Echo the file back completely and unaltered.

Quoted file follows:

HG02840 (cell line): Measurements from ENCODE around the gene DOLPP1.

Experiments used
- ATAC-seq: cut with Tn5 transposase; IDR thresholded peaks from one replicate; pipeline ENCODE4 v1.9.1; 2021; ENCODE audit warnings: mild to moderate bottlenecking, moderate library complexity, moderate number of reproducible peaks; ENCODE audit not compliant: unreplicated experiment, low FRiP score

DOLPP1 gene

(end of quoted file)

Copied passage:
HG02840 (cell line): Measurements from ENCODE around the gene DOLPP1.

Experiments used
- ATAC-seq: cut with Tn5 transposase; IDR thresholded peaks from one replicate; pipeline ENCODE4 v1.9.1; 2021; ENCODE audit warnings: mild to moderate bottlenecking, moderate library complexity, moderate number of reproducible peaks; ENCODE audit not compliant: unreplicated experiment, low FRiP score

DOLPP1 gene